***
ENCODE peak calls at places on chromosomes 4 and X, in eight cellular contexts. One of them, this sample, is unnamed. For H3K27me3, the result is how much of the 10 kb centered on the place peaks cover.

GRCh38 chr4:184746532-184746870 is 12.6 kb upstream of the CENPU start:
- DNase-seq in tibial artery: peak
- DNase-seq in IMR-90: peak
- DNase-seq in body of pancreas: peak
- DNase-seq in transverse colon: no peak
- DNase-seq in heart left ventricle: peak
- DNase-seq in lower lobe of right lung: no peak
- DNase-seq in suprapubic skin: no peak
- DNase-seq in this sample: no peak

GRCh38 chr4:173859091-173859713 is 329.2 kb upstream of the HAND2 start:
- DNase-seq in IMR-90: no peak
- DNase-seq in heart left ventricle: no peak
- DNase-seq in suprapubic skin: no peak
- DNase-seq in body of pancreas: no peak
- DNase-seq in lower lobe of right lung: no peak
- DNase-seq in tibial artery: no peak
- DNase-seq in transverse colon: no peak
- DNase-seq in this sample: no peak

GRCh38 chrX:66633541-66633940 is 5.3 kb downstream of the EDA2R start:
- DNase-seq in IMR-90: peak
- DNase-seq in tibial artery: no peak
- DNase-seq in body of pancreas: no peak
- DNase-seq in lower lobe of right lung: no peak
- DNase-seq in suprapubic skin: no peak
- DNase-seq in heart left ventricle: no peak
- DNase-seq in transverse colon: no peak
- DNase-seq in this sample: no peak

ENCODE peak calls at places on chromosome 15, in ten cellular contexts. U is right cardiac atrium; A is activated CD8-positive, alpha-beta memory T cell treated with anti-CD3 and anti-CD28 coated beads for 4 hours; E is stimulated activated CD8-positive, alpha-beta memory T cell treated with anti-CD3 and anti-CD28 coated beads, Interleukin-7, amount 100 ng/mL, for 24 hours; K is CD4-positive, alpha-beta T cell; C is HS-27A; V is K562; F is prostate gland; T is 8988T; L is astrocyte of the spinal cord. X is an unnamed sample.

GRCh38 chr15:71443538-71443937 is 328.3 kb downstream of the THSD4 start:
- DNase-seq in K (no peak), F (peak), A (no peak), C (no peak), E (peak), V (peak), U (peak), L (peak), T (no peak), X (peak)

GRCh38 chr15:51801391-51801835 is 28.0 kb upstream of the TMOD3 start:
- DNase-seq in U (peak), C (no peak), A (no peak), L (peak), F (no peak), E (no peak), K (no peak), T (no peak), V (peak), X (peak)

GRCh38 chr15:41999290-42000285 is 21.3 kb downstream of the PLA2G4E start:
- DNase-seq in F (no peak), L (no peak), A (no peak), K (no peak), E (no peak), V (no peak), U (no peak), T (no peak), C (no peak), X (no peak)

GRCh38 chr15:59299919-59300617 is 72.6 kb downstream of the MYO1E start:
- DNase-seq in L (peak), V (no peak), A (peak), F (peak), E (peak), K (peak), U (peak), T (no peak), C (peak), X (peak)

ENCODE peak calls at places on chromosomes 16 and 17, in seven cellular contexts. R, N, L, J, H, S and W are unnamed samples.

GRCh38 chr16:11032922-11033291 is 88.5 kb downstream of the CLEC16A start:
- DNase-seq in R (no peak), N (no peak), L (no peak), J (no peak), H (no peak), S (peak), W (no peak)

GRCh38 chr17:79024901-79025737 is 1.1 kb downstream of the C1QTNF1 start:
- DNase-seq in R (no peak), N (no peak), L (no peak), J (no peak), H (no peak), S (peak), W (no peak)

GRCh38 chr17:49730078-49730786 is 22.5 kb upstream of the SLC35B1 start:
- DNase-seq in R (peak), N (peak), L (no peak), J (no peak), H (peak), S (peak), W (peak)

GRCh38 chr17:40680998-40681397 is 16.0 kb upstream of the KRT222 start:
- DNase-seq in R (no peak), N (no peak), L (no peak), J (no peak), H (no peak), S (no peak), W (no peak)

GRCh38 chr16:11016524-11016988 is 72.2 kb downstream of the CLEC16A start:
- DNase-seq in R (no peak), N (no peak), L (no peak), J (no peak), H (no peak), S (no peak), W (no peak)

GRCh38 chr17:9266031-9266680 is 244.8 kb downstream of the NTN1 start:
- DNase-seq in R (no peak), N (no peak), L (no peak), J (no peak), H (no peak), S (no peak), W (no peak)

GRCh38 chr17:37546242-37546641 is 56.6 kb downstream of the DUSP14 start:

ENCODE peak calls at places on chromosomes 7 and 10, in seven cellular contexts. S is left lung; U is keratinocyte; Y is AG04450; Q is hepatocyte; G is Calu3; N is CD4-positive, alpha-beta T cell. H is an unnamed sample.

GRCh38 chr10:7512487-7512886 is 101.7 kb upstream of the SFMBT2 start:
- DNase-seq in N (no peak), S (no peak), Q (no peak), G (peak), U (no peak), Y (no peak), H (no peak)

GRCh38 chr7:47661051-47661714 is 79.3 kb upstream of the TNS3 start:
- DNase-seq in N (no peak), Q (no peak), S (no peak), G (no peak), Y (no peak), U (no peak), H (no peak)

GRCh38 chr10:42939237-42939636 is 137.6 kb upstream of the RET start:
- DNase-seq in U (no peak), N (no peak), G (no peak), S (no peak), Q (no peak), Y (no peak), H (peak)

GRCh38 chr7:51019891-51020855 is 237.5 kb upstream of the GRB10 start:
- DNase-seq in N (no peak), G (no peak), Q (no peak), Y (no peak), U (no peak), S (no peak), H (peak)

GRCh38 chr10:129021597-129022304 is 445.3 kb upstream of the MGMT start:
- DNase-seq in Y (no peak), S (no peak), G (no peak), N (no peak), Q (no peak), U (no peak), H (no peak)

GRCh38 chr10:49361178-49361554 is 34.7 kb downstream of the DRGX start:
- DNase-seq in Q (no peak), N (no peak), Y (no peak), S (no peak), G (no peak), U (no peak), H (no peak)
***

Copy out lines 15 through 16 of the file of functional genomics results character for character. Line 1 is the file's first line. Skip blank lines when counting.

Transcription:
- DNase-seq in body of pancreas: no peak
- DNase-seq in lower lobe of right lung: no peak